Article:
Kittitas County commissioners may change the county’s wind farm ordinance next year after county staff examines standards that have been common to wind farm projects proposed so far in the county.
Commissioners last week, during their update of the county comprehensive plan, agreed to have the county Community Development Services Department do the review and bring recommendations to the county commissioners.
“One can look at the projects and find the similarities that the county has required in the way of setbacks from turbines and buffers and other mitigations,” said Commission Chairman David Bowen. “The idea is to consider putting those detailed requirements and criteria in the code.”
The suggestions also would have to go to the county Planning Commission which, in turn, would vote on a formal recommendation to the county commissioners who make a final decision.
The commissioners considered the change last week as part of a suggestion from the Planning Commission. The Planning Commission recommended that the county research exactly where in the county wind farms and their tall, power-generating turbine towers are more compatible.
Such geographical areas, after identification, could be approved as a wind farm resource zone in which wind-power development companies could look for specific sites. This would mean some areas of the county would be off limits for wind farms.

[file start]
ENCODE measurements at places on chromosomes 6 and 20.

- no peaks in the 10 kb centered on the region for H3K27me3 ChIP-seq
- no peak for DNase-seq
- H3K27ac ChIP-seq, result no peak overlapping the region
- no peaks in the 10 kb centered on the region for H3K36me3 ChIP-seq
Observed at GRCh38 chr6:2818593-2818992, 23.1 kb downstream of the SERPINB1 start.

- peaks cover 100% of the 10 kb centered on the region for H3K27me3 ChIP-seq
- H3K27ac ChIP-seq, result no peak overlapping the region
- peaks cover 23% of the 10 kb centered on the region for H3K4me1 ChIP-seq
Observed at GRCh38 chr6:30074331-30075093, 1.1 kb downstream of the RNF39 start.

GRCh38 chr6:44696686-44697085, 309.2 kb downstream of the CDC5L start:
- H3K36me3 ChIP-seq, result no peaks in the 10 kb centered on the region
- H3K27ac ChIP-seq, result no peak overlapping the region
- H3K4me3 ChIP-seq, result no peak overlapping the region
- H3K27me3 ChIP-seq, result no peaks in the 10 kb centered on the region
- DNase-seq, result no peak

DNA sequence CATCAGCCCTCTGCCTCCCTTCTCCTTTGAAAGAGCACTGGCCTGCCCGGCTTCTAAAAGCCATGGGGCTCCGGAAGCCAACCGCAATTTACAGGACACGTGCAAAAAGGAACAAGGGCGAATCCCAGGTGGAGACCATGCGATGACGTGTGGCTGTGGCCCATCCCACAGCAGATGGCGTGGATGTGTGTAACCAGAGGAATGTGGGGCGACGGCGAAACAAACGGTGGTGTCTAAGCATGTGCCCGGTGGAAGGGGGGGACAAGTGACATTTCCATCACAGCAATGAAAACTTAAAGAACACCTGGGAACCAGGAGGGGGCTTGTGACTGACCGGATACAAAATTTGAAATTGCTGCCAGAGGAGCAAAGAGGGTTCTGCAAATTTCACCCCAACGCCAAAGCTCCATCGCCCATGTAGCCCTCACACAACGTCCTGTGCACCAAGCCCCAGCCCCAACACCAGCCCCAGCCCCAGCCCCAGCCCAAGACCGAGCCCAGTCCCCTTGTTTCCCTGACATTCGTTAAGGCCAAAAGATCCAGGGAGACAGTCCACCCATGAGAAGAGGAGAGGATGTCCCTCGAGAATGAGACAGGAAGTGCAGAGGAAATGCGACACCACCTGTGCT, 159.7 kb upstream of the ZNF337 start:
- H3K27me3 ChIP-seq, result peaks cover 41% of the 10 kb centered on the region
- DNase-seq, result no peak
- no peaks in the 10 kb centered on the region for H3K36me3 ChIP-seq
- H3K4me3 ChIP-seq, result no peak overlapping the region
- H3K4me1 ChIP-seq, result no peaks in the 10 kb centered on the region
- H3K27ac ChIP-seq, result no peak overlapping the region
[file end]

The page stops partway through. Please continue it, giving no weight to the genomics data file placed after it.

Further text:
The Planning Commission’s suggestion came from a comprehensive plan change recommended by Steve Lathrop, an Ellensburg attorney.
In 2005, Lathrop called for a comprehensive plan change that designated only remote areas on the east end of the county as sites for future wind farms. That change was not approved by county commissioners.
Bowen said much more discussion is required by commissioners and others before the county considers designating a specific area for wind farm development. Much research also is needed, including looking at what other counties are doing.
“Before we go down that path there will be a lot of discussion and study required,” Bowen said.
The county’s current ordinance allows a wind farm developer to seek approval to use nearly any location in the rural areas of the county but also requires major changes in zoning and the comprehensive plan to gain final approval.
By Mike Johnston
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